Rex Ryan: 'Not too many teams' will want to play the New York Jets


Mike Munchak, Jon Gruden, Rex Ryan

Rex Ryan is at it again.

He isn't predicting, as he has in the past, that the New York Jets will win the Super Bowl.

But the Jets' coach is touting his team as a force to be reckoned with this season.

"I'm going to be honest with you, I'm not so sure there would be too many people that want to play us," Ryan told New York radio station WFAN. "And that's the truth. I'm not going to say how many wins we're going to have, or whatever, but we are going to play a brand of football that I think our fans will be proud of."


The Pittsburgh Steelers hired a former offensive lineman with a bronze bust in the Pro Football Hall of Fame to help make their offensive line better.

And Mike Munchak, former coach of the Tennessee Titans and one of the best offensive guards in the history of the game, sounds confident about the impact he can have on the Steelers' blockers.

The biggest challenge for Munchak and the rest of the line is to establish greater stability. Pro Bowl center Maurkice Pouncey is recovering from a torn ACL that he suffered last season, and the Steelers struggled to find a solid replacement. Kelvin Beachum, a seventh-round draft pick in 2013, ultimately beat out Mike Adams, a second-rounder last year, for the starting job at left tackle after the two alternated. The most stable spots were right guard, with David DeCastro, and right tackle, with Marcus Gilbert.

"I think we can have a special group here," Munchak was quoted as saying in the Pittsburgh Post-Gazette. "People don't know how hard it is to just get plugged in and how much that affects the chemistry of the offensive line. I've followed them through college and know what type of players they are.

"I'm excited to work with them."


Jon Gruden won a Super Bowl as coach of the Tampa Bay Buccaneers, but he thinks his younger brother, Jay Gruden, is the better coach in the family.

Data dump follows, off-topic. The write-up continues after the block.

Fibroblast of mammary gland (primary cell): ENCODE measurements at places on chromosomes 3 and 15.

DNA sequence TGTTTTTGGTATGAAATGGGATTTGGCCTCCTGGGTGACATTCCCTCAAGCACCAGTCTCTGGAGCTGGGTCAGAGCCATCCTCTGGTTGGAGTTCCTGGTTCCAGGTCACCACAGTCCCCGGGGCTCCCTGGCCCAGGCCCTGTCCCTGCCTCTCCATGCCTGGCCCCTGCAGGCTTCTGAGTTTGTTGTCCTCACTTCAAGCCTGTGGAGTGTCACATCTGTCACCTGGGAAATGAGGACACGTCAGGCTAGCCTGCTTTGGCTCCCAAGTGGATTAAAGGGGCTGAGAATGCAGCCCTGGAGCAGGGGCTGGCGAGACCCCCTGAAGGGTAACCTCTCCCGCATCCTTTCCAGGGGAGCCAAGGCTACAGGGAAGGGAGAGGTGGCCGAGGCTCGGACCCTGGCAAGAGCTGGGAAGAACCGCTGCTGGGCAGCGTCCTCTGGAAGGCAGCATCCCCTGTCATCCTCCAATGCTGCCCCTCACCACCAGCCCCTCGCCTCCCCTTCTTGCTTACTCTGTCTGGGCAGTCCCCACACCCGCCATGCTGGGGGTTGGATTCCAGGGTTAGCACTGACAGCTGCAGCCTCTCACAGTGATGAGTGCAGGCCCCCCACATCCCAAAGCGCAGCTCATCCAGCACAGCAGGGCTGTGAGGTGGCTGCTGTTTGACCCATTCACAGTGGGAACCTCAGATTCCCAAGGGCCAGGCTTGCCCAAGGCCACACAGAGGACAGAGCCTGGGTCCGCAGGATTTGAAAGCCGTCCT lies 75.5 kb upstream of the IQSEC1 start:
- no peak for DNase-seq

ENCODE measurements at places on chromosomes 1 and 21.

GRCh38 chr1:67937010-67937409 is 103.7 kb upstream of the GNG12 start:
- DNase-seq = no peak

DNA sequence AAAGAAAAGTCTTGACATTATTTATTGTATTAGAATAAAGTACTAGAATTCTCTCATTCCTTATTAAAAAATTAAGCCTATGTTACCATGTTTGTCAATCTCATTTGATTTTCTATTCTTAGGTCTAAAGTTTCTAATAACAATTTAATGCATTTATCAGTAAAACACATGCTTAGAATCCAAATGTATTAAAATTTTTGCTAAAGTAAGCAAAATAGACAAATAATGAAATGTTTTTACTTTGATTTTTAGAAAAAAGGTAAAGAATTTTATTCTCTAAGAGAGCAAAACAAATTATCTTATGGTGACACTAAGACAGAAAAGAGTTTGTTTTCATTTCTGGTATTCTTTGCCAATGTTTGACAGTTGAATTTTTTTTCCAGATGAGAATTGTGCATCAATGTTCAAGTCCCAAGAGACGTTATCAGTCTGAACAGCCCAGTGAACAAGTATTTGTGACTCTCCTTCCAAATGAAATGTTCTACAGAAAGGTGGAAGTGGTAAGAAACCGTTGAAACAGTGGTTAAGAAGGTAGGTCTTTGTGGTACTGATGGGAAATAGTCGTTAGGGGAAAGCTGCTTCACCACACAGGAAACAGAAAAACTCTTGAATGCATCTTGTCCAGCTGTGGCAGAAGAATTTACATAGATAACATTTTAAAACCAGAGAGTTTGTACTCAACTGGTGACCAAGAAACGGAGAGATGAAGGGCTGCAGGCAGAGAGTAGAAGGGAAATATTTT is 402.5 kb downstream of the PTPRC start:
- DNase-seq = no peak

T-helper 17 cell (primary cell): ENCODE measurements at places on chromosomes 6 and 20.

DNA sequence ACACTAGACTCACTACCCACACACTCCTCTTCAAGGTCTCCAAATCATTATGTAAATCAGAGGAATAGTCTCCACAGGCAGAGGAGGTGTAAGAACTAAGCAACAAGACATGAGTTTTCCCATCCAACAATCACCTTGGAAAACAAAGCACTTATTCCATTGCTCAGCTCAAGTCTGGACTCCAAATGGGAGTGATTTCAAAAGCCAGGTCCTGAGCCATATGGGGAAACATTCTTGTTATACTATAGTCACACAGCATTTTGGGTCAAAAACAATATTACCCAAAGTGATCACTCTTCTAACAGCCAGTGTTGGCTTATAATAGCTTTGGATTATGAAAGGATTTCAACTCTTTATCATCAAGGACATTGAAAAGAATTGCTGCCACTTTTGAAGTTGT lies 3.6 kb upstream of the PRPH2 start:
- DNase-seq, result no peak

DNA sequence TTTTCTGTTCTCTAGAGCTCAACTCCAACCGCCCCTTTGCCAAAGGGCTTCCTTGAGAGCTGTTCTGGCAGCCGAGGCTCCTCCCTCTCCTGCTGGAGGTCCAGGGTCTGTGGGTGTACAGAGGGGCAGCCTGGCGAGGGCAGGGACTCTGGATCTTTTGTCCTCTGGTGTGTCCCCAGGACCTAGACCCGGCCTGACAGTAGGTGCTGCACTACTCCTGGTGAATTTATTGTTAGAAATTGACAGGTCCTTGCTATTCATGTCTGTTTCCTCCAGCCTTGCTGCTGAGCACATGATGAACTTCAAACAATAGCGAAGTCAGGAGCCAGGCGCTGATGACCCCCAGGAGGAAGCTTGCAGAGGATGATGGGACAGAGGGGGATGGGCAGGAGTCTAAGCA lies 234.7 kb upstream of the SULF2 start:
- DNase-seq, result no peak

Jay is entering his first season as coach of the Washington Redskins after serving as offensive coordinator for the Cincinnati Bengals.

"I have a lot of faults," Jon told Fox 5 TV in Washington. "You know, (Jay) was a lot better player than I was. He's a lot better coach. I couldn't take care of my emotions. I'm still a basket case. They called me 'Chucky,' so I think you get my drift."

Although Jay acknowledges to being "a little more laidback" than his older brother, he thinks they have a lot in common emotionally.

"We're both very competitive," Jay said. "We love to win, we love football, and that runs in the family I guess. Football runs in our blood and we love to compete.

"We love to win, and we'll do whatever it takes to do that."


Look for the Detroit Lions' defensive backs to be more aggressive this season in seeking to create more turnovers.

The reason? Teryl Austin, the Lions' new defensive coordinator.

Since 2003, Austin has been a defensive backs coach with three different NFL teams. His most recent stop was Baltimore, joining the Ravens in 2011.

Austin's philosophy is for defensive backs to look at the ball, something the members of the Lions' secondary haven't done enough on the way to the team ranking 23rd in the NFL against the pass and forcing only 22 turnovers last season. That was fourth-fewest in the NFC behind Atlanta, Minnesota, and New Orleans.

The Lions also were minus-12 in turnover margin, which was next-to-last in the NFC.

Austin is determined to change that.

"I know with my guys (in Baltimore), in the secondary in particular, the way we did it was if a receiver catches a ball we always go for the strip," Austin was quoted as saying on "If a running back comes through, we're always trying to poke the ball out. If the ball is in the air, if we have an opportunity to intercept without a collision and hurting our own player, we always try to make the catch.

"We don't like to go for pass breakups in practice. Go for the interception now so you learn how to do it, and when you get in the game, it's not the first time you've tried it."

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